The USDA has declared June to be National Fresh Fruit and Vegetable Month, and that’s definitely something to celebrate! The importance of including a variety of fresh fruits and vegetables in your diet is undeniable and backed by mounds of rigorous research. In fact, a healthy, well-planned diet supplies all or most of the nutrients the body needs to function at its best.
Even so, roughly 25% of Americans rely on dietary supplements for their nutritional needs rather than making healthier food choices (National Health and Nutrition Examination Survey, 2006). It may seem like a logical shortcut, but getting your vitamins and nutrients from a bottle is simply not as effective as eating good food, and in some cases it may actually be dangerous.
Let’s look at a common example. Many people believe that taking high doses of vitamin C at the onset of a cold will boost the immune system and help them get better faster. It’s true that vitamin C can strengthen your body’s immune response—over time, as a part of your regular daily diet—but the only effects you will get from taking 4 or 5 vitamin C tablets all at once are diarrhea and an upset stomach.
And even if you don’t eat enough fruits and veggies, many foods that you probably do eat—like bread, cereal, and dairy products—have already been fortified with certain nutrients, so taking in even more of these nutrients in the form of supplements can create a harmful imbalance in the body. For example, too much vitamin A triggers headaches and skin rashes, while too much folic acid can cause abdominal cramping, confusion, and even seizures.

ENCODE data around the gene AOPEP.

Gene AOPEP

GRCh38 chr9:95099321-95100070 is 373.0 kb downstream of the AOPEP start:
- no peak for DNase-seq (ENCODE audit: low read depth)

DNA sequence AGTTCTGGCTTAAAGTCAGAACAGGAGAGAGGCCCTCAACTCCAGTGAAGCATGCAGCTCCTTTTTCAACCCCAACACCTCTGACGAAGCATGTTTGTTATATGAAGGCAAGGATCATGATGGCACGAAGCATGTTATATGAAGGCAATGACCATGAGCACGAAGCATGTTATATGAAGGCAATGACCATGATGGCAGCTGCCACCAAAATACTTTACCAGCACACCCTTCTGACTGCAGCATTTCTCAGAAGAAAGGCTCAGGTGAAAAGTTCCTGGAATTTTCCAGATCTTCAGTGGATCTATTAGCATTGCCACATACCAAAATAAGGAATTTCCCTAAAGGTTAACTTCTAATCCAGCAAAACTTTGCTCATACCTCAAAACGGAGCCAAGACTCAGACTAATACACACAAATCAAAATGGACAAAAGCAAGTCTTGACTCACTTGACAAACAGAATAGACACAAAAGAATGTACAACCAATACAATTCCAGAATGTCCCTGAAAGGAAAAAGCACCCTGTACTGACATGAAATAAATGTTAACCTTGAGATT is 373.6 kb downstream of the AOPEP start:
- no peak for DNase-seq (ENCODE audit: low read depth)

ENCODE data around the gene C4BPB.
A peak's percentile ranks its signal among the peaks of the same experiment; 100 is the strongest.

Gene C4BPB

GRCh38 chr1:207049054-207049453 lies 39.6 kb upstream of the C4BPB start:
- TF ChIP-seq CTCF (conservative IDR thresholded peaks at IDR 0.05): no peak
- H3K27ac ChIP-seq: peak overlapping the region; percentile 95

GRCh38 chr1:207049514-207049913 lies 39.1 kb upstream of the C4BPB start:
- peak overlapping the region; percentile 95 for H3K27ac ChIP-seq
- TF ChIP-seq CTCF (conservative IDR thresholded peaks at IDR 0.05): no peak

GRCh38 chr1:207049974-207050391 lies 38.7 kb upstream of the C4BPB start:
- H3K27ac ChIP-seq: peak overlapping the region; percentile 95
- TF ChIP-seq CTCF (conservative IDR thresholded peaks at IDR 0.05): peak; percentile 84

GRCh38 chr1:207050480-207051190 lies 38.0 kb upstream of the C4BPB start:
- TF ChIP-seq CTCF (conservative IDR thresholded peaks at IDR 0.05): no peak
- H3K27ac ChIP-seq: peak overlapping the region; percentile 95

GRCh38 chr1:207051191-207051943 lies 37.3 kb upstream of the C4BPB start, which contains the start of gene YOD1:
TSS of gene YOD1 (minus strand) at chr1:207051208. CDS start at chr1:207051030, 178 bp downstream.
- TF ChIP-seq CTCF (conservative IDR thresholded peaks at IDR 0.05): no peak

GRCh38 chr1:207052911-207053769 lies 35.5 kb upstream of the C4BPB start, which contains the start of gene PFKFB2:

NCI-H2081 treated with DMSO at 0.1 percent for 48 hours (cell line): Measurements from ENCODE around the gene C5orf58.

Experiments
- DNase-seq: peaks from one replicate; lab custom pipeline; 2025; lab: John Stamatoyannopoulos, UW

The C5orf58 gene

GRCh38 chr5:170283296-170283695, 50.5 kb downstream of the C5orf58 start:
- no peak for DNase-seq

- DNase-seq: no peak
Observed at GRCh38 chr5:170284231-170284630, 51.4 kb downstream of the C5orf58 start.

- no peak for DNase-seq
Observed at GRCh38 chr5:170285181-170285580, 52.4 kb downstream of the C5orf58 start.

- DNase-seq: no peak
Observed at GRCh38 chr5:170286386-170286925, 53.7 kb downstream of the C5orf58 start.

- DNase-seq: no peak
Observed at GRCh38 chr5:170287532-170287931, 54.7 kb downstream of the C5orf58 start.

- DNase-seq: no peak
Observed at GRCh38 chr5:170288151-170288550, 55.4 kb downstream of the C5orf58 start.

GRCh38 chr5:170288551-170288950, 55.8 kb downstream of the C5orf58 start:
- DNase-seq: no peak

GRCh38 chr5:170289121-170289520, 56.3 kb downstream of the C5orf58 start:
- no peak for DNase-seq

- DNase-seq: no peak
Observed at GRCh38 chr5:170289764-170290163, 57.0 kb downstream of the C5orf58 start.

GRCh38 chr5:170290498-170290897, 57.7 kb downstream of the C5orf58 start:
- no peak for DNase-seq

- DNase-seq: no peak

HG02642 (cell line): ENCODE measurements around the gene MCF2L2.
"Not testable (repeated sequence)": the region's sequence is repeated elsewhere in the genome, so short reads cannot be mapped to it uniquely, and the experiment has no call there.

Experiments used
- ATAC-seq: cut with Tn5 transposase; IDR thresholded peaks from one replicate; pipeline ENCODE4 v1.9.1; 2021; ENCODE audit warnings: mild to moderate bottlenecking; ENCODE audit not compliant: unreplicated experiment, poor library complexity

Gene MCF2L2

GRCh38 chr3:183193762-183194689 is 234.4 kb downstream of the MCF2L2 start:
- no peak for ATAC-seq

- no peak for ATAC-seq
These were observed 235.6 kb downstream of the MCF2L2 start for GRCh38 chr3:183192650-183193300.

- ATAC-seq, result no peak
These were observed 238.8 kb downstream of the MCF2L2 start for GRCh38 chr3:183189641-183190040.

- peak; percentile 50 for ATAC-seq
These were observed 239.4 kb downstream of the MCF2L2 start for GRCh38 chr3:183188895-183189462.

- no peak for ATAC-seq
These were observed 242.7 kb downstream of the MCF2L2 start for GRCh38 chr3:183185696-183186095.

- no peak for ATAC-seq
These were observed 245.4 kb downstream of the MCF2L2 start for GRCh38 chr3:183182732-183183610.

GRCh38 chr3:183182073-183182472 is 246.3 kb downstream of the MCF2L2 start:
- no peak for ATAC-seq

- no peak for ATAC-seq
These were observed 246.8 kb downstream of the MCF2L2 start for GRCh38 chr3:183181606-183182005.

Further complicating the issue of safety is the fact that dietary supplements are largely unregulated before and even after they appear on store shelves. Neither the USDA nor the FDA has any oversight on the makeup and manufacture of these products, which means it’s up to consumers to research the legitimacy of supplement companies.
But what about all the marvelous health benefits of individual nutrients you hear touted far and wide? If you follow the claims to their source, you’ll find that much of the research backing them up has involved measuring the benefits of nutrient-rich food sources, not supplements in the form of pills and tablets. As a matter of fact, in many cases the positive results could not be duplicated when supplements alone were tested.
The key to obtaining maximum benefits from nutrients is to take advantage of their synergy–the way they work together to keep your body going. Vitamin D on its own isn’t any good without magnesium, which helps the body convert the vitamin into its active form. And without vitamin D, the body can’t properly absorb calcium. Your body needs all of these nutrients to benefit from any of them.
So you could get your vitamin D, magnesium, and calcium from a handful of pills—or you could have a delicious green, leafy salad as a side dish at dinner and wash it down with a glass of milk. Considering the size and the average cost of most supplements, which option do you think is easier to swallow?